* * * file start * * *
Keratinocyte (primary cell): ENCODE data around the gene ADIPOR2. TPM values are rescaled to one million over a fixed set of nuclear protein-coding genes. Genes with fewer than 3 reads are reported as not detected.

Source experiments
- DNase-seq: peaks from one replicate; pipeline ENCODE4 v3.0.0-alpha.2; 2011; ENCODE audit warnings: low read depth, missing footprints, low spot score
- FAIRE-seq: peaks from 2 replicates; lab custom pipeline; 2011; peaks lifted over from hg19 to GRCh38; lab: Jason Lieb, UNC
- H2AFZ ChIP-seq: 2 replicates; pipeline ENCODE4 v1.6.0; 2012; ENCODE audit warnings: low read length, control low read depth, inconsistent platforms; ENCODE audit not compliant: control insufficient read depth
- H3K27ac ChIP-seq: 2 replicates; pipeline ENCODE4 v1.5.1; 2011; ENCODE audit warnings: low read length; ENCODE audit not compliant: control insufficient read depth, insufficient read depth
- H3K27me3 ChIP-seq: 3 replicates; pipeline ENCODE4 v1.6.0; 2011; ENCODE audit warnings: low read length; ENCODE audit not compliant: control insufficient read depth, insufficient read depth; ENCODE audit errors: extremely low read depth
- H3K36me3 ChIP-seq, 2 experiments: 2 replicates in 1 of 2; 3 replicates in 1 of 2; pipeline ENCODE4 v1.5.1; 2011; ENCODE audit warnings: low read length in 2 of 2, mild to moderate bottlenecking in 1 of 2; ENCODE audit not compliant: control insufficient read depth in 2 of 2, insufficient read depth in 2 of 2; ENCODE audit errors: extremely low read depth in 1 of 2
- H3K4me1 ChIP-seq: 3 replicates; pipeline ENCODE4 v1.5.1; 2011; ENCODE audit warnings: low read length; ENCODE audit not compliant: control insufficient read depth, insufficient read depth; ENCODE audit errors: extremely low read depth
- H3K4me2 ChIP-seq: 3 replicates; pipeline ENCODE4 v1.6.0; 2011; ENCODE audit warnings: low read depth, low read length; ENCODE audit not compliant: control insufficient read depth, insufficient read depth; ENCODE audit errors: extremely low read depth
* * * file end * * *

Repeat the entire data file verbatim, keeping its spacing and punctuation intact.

Keratinocyte (primary cell): ENCODE data around the gene ADIPOR2. TPM values are rescaled to one million over a fixed set of nuclear protein-coding genes. Genes with fewer than 3 reads are reported as not detected.

Source experiments
- DNase-seq: peaks from one replicate; pipeline ENCODE4 v3.0.0-alpha.2; 2011; ENCODE audit warnings: low read depth, missing footprints, low spot score
- FAIRE-seq: peaks from 2 replicates; lab custom pipeline; 2011; peaks lifted over from hg19 to GRCh38; lab: Jason Lieb, UNC
- H2AFZ ChIP-seq: 2 replicates; pipeline ENCODE4 v1.6.0; 2012; ENCODE audit warnings: low read length, control low read depth, inconsistent platforms; ENCODE audit not compliant: control insufficient read depth
- H3K27ac ChIP-seq: 2 replicates; pipeline ENCODE4 v1.5.1; 2011; ENCODE audit warnings: low read length; ENCODE audit not compliant: control insufficient read depth, insufficient read depth
- H3K27me3 ChIP-seq: 3 replicates; pipeline ENCODE4 v1.6.0; 2011; ENCODE audit warnings: low read length; ENCODE audit not compliant: control insufficient read depth, insufficient read depth; ENCODE audit errors: extremely low read depth
- H3K36me3 ChIP-seq, 2 experiments: 2 replicates in 1 of 2; 3 replicates in 1 of 2; pipeline ENCODE4 v1.5.1; 2011; ENCODE audit warnings: low read length in 2 of 2, mild to moderate bottlenecking in 1 of 2; ENCODE audit not compliant: control insufficient read depth in 2 of 2, insufficient read depth in 2 of 2; ENCODE audit errors: extremely low read depth in 1 of 2
- H3K4me1 ChIP-seq: 3 replicates; pipeline ENCODE4 v1.5.1; 2011; ENCODE audit warnings: low read length; ENCODE audit not compliant: control insufficient read depth, insufficient read depth; ENCODE audit errors: extremely low read depth
- H3K4me2 ChIP-seq: 3 replicates; pipeline ENCODE4 v1.6.0; 2011; ENCODE audit warnings: low read depth, low read length; ENCODE audit not compliant: control insufficient read depth, insufficient read depth; ENCODE audit errors: extremely low read depth